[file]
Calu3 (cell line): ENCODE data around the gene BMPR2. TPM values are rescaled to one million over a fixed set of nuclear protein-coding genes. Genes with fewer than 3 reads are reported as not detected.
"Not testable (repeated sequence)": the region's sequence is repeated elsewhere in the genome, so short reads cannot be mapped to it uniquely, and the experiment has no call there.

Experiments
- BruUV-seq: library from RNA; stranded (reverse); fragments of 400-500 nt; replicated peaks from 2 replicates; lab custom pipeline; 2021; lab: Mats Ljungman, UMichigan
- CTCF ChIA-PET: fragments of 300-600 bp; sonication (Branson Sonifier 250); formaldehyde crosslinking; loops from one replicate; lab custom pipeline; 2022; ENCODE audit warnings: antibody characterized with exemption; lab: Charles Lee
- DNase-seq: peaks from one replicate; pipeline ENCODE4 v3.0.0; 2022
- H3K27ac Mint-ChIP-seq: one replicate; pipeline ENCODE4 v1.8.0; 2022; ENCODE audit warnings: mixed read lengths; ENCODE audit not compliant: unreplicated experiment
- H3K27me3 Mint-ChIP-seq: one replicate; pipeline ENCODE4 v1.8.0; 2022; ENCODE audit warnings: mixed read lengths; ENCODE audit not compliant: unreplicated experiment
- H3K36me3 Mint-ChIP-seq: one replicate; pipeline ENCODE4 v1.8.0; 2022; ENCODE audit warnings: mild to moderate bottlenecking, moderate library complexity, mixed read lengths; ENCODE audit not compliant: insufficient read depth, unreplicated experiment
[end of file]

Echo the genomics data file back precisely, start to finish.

Calu3 (cell line): ENCODE data around the gene BMPR2. TPM values are rescaled to one million over a fixed set of nuclear protein-coding genes. Genes with fewer than 3 reads are reported as not detected.
"Not testable (repeated sequence)": the region's sequence is repeated elsewhere in the genome, so short reads cannot be mapped to it uniquely, and the experiment has no call there.

Experiments
- BruUV-seq: library from RNA; stranded (reverse); fragments of 400-500 nt; replicated peaks from 2 replicates; lab custom pipeline; 2021; lab: Mats Ljungman, UMichigan
- CTCF ChIA-PET: fragments of 300-600 bp; sonication (Branson Sonifier 250); formaldehyde crosslinking; loops from one replicate; lab custom pipeline; 2022; ENCODE audit warnings: antibody characterized with exemption; lab: Charles Lee
- DNase-seq: peaks from one replicate; pipeline ENCODE4 v3.0.0; 2022
- H3K27ac Mint-ChIP-seq: one replicate; pipeline ENCODE4 v1.8.0; 2022; ENCODE audit warnings: mixed read lengths; ENCODE audit not compliant: unreplicated experiment
- H3K27me3 Mint-ChIP-seq: one replicate; pipeline ENCODE4 v1.8.0; 2022; ENCODE audit warnings: mixed read lengths; ENCODE audit not compliant: unreplicated experiment
- H3K36me3 Mint-ChIP-seq: one replicate; pipeline ENCODE4 v1.8.0; 2022; ENCODE audit warnings: mild to moderate bottlenecking, moderate library complexity, mixed read lengths; ENCODE audit not compliant: insufficient read depth, unreplicated experiment